Topographies of The Obsolete
Neil Brownsword UK, Anne Helen Mydland N & Karen Harsbo DK
Exhibition 15 June – 19 August 2017
Opening reception Thursday 15 June, 16-19.00
Mindful ceramic-political exhibition on post-industrial contemporary.
The derelict porcelain industry of the West is the focal point for the exhibition.
Three Norwegian-British-Danish artists visualise the relevant theme, philosophies and ideas behind an international collaboration project.
The exhibition shows thoughtful artistic visions and a special survey of the post-industrial landscape and related stories about the Western abandoned porcelain industry, based on a once-famous British ceramic capital, Stoke-on-Trent and the factory Spode, which was the key stone of the city's industrial heritage, acting at the same place for over 230 years, where abandoned buildings now bear witness of catastrophic fluctuations in global success.
www.topographies.khib.no - artists, projects, publications, event archive.
By honing in on the history and singularity of the site, Topographies questions:
- what is, and how ceramic and clay may be understood as both material and subject in contemporary art practice. Can we understand conceive/perceive the material (clay/ceramics) to be a site, to constitute a site? Moreover, how do ceramics and clay form and construct our understanding of the site?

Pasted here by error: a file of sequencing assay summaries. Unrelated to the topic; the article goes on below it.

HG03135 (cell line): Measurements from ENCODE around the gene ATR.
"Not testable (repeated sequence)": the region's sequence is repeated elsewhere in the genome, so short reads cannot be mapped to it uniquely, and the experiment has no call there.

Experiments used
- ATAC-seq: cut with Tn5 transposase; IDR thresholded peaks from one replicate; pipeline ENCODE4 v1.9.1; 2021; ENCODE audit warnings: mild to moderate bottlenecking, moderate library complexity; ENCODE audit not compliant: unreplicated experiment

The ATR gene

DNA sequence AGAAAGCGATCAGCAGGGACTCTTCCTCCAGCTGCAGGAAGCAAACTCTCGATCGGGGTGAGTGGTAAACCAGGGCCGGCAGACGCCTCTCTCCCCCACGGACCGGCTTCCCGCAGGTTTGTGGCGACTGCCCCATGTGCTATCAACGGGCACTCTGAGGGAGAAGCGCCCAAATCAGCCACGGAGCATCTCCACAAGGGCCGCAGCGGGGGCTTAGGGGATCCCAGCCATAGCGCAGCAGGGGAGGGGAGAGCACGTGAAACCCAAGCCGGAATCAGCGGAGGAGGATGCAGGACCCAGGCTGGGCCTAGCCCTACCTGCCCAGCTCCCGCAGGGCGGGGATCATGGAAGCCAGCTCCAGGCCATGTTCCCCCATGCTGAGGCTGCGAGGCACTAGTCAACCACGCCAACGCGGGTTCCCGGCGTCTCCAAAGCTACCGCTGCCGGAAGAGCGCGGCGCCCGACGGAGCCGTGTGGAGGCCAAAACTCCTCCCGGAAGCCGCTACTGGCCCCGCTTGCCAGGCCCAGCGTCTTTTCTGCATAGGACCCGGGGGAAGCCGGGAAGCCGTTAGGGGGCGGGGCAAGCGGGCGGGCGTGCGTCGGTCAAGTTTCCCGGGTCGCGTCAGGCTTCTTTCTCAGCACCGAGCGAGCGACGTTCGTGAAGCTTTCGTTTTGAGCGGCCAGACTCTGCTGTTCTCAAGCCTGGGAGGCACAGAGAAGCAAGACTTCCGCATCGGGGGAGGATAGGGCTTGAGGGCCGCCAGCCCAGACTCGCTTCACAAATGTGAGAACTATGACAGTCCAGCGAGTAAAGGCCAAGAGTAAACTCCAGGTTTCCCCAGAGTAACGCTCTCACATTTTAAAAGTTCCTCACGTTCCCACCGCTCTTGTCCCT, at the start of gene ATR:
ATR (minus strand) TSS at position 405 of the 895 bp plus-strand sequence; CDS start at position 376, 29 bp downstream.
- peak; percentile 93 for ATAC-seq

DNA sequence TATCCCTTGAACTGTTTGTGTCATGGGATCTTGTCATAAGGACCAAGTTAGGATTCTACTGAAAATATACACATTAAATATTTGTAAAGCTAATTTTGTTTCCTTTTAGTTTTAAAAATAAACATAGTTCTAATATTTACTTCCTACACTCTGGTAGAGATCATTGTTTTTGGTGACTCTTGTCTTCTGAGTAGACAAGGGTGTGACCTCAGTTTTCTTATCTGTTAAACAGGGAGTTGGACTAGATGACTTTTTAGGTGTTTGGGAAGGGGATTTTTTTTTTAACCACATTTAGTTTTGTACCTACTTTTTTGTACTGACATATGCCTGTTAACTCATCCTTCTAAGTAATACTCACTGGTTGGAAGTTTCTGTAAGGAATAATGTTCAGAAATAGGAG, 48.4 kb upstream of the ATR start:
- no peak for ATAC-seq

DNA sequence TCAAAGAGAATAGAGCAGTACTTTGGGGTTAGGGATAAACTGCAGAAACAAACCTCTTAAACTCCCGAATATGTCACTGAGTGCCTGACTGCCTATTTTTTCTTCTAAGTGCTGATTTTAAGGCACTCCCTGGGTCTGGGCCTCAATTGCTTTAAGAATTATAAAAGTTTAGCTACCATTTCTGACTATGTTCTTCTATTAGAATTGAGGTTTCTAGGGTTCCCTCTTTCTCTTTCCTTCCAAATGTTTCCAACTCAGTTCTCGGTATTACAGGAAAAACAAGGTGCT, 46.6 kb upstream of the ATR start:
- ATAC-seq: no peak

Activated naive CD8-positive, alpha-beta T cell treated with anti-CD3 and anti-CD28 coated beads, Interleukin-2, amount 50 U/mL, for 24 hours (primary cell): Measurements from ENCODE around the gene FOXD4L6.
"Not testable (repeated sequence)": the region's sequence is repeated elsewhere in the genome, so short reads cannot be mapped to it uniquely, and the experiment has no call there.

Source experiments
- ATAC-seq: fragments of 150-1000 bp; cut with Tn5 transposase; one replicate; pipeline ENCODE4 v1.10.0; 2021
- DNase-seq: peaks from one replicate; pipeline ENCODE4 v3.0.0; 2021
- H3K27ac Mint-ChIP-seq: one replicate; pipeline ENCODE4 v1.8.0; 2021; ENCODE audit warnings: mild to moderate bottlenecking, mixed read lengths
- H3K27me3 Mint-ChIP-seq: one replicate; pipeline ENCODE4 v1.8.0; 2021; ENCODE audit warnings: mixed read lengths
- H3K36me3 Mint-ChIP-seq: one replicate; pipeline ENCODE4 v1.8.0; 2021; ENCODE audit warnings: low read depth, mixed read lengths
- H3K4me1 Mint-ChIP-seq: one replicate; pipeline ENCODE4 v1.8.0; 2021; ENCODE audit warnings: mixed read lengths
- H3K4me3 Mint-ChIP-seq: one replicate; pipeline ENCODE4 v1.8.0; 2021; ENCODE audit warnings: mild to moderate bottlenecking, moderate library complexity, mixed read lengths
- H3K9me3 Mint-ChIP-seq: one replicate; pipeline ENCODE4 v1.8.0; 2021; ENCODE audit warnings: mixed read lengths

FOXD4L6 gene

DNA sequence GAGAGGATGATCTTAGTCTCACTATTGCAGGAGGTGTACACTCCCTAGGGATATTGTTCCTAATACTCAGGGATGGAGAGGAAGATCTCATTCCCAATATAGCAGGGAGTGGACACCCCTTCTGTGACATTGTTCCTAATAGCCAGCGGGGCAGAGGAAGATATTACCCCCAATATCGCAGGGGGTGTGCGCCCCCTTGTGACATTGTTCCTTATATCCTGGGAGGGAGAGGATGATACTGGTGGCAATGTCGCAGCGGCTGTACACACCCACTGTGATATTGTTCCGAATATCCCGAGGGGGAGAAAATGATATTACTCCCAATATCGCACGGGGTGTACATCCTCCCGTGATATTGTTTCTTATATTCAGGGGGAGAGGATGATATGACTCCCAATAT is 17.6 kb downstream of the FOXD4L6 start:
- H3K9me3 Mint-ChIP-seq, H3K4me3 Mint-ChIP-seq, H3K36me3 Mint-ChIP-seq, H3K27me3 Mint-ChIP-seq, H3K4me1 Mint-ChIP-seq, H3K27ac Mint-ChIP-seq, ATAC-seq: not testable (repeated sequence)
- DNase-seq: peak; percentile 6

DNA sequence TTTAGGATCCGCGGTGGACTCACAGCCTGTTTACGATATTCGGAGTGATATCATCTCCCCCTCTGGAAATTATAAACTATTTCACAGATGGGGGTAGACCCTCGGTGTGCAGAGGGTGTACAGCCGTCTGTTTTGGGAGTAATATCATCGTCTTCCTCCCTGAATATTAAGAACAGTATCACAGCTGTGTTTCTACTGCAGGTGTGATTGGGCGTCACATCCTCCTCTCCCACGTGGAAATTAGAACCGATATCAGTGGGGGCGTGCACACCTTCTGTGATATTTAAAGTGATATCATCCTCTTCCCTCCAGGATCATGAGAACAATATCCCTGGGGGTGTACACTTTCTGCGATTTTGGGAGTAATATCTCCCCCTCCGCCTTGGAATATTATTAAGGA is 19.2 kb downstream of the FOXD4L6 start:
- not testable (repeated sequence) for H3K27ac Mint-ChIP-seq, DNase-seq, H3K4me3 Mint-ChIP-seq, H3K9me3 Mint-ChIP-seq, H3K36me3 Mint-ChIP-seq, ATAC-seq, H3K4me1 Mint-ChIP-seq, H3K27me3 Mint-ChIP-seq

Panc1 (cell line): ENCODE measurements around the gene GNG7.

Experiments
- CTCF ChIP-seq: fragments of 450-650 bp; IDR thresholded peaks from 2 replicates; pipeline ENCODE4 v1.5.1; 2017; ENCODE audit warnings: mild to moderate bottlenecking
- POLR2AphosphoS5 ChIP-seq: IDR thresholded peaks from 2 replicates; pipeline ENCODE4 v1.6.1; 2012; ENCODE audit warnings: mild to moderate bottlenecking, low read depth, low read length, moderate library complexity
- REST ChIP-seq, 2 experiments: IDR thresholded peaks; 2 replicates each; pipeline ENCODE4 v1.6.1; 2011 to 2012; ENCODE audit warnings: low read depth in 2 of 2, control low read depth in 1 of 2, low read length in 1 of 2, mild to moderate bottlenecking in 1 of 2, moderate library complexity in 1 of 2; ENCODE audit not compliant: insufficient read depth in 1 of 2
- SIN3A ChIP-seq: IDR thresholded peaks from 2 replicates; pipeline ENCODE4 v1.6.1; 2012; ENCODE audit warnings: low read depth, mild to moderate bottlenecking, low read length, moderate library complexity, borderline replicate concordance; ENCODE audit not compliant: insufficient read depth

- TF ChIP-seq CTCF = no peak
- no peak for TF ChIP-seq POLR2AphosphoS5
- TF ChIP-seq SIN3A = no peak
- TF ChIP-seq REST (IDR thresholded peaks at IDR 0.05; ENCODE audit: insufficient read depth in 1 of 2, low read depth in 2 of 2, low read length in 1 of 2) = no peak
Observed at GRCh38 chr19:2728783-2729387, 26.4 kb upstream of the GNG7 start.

Rapid advances in design and manufacturing technologies revolutionized production, but also led to the simplification and substitution of the people embodied skills.
Cities and people are loosing their specialised skills and functions.
For years, porcelain industry has struggled with fashion in a flux market.
Customers demand low prices, factories replace quality with quantity.
Industries move around the world to find the lowest cost and highest profit.
Large areas in Britain are left with empty buildings and unemployment.
The vest is richest, but surrounds itself with cheap, worthless items.
Slow-living and local production has not yet reached the majority..
NEIL BROWNSWORD examines the legacy of globalisation in relation to Stoke-on-Trent’s ceramic manufacturing sector, and the impact this has had upon people, place and traditional skills. Using film and performative installation he deconstructs and re-orchestrates complex craft knowledge within industrial production to pose questions surrounding the value and repurposing of inter-generational skill.
ANNE HELEN MYDLAND understands Spode's deserted display cases as monuments and echoes of the alchemical processes of transforming dust of bones and minerals into translucent bodies. Deconstructing the foundation of what made the success of Spode and ‘the Potteries’. Pointing to the displayed presence of absence.